It was their third mission over Berlin and they were heading home. Four German fighters pounced on the B-24 and it was engulfed in flame and going down. Clyde Burnette fought for consciousness as the other crew in the back of the plane bailed out. He woke in free fall with no idea how he had made it out, and soon he was in German custody. Everyone made it out of the plane except George "Danny" Daneau, the nose turret gunner, who went down with the aircraft.
He was trained in the Army Air Corps as an aircraft mechanic, specializing in hydraulics. Ralph Way would put his training to work in Karachi, which was in India at the time. He serviced cargo planes flying over the Himalayas to supply the war effort against the Japanese in China.
Stationed in Japan after the war, Curtis James had the opportunity to see the devastation at both atomic bomb sites. It was hard to believe. Marines went into occupation duty with a lot of animosity for the Japanese people, but were surprised to find out how friendly they were.
James Parish volunteered for the US Army on November 17th, 1942. He went to Camp Adair in Oregon for his training, and also endured desert training. At one point during training, he became a cook for the rest of the men.
Jack McBrayer was born in Birmingham, Georgia, and wanted to be a sailor all his life. When he joined the Navy, he had to use dummy guns during basic training because they were underfunded at the time. He talks about his shakedown cruise to Bermuda, and how it felt being right at the heart of a hurricane.
While in training for the US Merchant Marine, Roy Walker had to be pushed into the water. He couldn't swim, but when he was at sea, he didn't even think about it. The ships he sailed on kept the war effort supplied with fuel and ammunition.
McBrayer was able to make it safely to North Africa. From there he escorted tanks to Aruba. His typical missions consisted of making trips to North Africa, the Caribbean, and sometimes he would go back to the ship's home base located in Northern Virginia.
It took four days to send him to war by plane, but when the time came to return from India, Ralph Way spent a month on a ship. At home, he got married and went to college, thanks to the educational benefits from Uncle Sam.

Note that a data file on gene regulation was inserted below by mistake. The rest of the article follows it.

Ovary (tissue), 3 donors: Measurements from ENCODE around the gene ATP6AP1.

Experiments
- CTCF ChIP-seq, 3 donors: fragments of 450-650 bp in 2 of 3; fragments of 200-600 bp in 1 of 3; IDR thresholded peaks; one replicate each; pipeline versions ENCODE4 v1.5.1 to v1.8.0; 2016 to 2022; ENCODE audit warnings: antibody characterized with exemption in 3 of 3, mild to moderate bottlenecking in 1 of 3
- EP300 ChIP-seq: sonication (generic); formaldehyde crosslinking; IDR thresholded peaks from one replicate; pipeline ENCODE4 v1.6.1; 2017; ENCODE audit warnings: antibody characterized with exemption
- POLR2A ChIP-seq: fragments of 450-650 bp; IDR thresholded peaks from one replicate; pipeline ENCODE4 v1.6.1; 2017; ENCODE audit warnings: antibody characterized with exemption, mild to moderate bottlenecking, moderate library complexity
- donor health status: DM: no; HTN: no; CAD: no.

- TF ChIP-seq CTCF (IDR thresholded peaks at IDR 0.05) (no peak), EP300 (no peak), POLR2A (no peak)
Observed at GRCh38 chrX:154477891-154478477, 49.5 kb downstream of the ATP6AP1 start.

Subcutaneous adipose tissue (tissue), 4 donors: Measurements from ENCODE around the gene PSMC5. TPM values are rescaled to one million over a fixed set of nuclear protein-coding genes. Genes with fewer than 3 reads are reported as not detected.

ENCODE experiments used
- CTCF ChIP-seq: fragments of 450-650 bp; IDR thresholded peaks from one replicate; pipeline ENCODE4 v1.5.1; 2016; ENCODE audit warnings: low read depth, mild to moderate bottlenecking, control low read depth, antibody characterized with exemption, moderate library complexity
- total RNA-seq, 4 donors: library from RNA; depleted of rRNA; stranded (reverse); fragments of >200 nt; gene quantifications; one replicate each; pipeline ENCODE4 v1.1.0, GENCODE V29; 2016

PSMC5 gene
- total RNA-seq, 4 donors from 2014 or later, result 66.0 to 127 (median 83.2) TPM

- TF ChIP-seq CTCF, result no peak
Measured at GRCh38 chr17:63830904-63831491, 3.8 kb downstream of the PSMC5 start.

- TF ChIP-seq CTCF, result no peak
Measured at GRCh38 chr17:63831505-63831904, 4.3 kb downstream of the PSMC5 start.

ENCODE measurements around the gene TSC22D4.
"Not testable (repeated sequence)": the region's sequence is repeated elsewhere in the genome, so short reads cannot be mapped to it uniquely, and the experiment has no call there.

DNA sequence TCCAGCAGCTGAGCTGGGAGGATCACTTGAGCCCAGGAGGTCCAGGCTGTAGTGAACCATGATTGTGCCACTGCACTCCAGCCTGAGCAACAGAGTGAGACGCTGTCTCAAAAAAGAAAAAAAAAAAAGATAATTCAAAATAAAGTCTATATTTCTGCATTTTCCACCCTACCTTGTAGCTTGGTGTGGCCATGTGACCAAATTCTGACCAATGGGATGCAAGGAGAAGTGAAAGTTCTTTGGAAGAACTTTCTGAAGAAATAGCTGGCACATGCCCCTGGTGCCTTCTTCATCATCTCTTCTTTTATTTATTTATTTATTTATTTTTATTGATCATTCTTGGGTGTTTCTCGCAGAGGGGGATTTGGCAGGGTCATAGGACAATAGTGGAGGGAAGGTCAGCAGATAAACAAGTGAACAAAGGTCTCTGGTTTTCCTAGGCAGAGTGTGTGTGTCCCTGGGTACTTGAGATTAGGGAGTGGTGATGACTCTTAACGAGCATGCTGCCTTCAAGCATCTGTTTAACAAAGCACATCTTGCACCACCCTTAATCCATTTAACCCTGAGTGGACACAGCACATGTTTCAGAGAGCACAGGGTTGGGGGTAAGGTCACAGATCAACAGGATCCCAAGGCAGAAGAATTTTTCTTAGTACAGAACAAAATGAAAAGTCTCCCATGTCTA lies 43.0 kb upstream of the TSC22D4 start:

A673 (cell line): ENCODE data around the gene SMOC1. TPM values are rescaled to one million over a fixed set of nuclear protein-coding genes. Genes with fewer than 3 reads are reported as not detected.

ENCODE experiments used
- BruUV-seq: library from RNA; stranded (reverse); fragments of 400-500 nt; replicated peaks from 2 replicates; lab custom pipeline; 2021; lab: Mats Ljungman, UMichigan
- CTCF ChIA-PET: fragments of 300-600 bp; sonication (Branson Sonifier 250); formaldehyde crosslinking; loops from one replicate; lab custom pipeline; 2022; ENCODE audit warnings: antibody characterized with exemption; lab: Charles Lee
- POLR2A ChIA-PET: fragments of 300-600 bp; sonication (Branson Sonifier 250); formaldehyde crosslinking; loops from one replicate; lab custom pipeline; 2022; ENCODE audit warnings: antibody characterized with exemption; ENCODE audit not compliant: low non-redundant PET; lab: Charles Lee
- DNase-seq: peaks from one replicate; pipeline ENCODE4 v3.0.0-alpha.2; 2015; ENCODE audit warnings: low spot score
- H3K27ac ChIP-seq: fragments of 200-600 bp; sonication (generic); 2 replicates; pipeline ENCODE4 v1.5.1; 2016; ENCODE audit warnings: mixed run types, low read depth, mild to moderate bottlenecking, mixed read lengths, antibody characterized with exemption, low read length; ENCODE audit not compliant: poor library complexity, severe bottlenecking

The men at the air base in India were due for some badly needed R&R, so they were shipped off to a rest camp. Ralph Way remembers watching the monkeys in the trees and thinking how nice it would be to have one of those monkeys. How, exactly, could you make that happen?
Ralph Way was an aircraft mechanic in India, maintaining cargo planes. He recalls one incident in which a pilot couldn't tell if the landing gear was up or down. That was resolved successfully, but there was another incident regarding propellers which did not end so well.
Roy Walker had a pretty good set up on one trip. The Merchant Marine steward had cornered the market on decks of cards and Coca-Colas, plus he got tips out of the kitty because he ran the officers mess. He also had an identical twin brother on the crew, which could lead to some confusion.
On a visit to Miami, Clyde Milam saw Navy personnel training and immediately sought out a recruiter. He was very young, but he was ready. It was 1943 and he was eager to contribute. (This interview made possible with the support of COL ROBERT W. RUST, USMCR (ret.) in honor of LtGen Lawrence Snowden & LtGen George Christmas.)
Newly minted Marine Ralph Dunlap was sent from Camp Lejeune to Hawaii, where he volunteered for the Amphibious Reconnaissance Battalion, a highly specialized force that approached beachheads ahead of landings to assess the obstacles and dangers. This required some Olympic class swimming. (This interview made possible with the support of COL ROBERT W. RUST, USMCR (ret.) in honor of LtGen Lawrence Snowden & LtGen George Christmas.)